One of the most common ways for sensitive information to be released outside of an authorized environment is by simple, common mistakes made by employees. These types of incidents usually have no malicious intent and are generally innocent in nature. An example of this was recently reported regarding a newsletter that was sent out to HIV patients (and others) that the sender made a simple mistake. Rather than use the BCC for each recipients address, they used the CC field. For those that may not realize, you don’t see the users listed as BCC (blind carbon copy), as opposed to the CC field which is shown to all recipients.
Think about any mass emails you may be a part of and which ones use the CC field instead of the BCC field. I have a few that I am on that share my information with the rest of the list. In many cases, this may not be that big of a concern, but in a health related situation like this one, it becomes more severe. The issue becomes a privacy and compliance issue as it deals with HIPAA and personal health information.
Is the solution as straight forward and simple as creating a procedural check list to ensure that BCC is used instead of CC? This may work, but it still opens up the opportunity for someone on a tight deadline to skip the checklist and make the same mistake gain. We are all aware that after an incident we will be more aware, but as time goes on that awareness slips to the way side.
A company could engage a 3rd party mailer, like MailChimp, to do their newsletter mailings. This route raises different concerns because you are placing your critical or private data, the patients related to the health issue, in the hands of a 3rd party. If that vendor suffers a breach you will incur some risk there as well. Different vendors have different policies and security practices, so if you are thinking about taking that option make sure you understand what is and is not offered.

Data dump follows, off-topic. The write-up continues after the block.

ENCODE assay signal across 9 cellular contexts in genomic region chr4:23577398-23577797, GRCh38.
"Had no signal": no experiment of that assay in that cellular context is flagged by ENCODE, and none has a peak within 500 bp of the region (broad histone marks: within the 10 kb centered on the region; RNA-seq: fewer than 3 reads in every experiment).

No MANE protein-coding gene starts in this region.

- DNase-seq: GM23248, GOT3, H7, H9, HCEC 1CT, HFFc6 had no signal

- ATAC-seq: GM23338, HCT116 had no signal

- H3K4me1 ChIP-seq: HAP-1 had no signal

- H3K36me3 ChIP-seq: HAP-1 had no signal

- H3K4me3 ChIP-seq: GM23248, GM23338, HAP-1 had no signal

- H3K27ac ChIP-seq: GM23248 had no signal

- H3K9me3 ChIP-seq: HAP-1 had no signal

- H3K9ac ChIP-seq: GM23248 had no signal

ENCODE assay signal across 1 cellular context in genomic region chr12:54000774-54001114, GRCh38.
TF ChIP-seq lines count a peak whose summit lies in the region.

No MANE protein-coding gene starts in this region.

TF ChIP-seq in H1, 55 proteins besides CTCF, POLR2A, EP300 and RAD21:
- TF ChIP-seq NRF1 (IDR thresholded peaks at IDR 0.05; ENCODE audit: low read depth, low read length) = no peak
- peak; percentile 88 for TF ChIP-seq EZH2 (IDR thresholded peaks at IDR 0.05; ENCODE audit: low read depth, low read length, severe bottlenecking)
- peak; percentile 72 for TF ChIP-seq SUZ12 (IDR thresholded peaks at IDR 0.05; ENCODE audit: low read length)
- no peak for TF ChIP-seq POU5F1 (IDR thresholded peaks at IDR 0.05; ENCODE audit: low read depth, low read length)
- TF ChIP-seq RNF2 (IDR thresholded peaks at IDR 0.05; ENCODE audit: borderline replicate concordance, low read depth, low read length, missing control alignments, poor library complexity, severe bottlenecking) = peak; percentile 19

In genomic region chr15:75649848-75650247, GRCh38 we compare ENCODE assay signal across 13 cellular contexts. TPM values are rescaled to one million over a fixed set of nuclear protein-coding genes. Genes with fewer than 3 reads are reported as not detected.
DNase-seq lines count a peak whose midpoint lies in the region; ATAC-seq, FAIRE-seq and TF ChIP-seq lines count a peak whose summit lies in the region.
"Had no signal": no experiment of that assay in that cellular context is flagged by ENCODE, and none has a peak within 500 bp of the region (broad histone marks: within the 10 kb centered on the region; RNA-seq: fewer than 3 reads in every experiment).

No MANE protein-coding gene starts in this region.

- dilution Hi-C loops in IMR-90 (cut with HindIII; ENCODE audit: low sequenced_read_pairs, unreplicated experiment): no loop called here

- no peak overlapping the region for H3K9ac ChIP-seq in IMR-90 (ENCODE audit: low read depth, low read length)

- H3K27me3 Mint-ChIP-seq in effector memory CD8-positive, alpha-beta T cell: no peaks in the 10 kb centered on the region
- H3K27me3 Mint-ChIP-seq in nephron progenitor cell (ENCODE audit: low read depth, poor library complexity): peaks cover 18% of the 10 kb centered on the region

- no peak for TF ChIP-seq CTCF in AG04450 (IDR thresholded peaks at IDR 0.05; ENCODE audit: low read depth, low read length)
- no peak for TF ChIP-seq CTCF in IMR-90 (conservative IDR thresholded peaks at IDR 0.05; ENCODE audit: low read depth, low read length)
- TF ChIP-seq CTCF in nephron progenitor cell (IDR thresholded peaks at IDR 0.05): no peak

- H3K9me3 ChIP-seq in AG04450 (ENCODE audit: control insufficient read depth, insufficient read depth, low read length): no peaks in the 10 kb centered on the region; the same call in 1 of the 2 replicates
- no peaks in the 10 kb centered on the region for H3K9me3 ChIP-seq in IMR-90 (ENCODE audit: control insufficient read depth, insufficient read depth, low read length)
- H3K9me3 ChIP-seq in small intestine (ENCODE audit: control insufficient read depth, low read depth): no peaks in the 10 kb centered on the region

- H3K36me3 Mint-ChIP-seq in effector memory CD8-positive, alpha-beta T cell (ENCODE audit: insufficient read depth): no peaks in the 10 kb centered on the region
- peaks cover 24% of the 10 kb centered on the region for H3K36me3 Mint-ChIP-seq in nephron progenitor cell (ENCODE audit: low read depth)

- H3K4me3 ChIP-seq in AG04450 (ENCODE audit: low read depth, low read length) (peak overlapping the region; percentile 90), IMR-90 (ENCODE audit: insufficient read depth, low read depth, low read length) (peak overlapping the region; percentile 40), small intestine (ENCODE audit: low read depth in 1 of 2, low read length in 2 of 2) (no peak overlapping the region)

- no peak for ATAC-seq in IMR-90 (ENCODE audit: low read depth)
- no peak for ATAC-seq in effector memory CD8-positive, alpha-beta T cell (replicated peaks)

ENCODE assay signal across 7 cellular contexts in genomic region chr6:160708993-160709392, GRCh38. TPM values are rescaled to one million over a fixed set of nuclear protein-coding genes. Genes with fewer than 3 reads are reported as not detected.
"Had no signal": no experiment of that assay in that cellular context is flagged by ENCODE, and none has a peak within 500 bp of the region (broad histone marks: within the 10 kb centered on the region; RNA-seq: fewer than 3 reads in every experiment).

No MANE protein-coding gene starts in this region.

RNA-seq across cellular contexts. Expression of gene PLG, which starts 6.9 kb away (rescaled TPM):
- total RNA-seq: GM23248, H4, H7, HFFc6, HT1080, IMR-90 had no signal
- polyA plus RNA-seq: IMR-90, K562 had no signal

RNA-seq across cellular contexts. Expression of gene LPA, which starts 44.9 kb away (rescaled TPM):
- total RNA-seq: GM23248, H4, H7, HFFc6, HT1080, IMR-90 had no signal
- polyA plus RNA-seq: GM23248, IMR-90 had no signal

There may be add-ons for your mail program that can help send newsletters individually, rather than as a bulk email. One such solution for Microsoft Outlook is Send Individually created by Sperry Software. (Full disclosure, I used to work with Sperry Software, but I am not compensated by mentioning their product. I am not a reseller nor do I have any affiliation at this time) There may be other add-ins by other vendors that can do this as well.
Whichever direction you go, make sure that you are reviewing your processes and the risks they expose. This type of human error is easy to make, but quick to be crucified. Don’t cut corners due to quick timelines and have another person review before sending anything externally. Sometimes that second pair of eyes can catch the simplest of mistakes that are so easily overlooked by the original writer. It is important that we take time to understand these situations and learn from them. Attention to detail can save a lot of hassle in the future.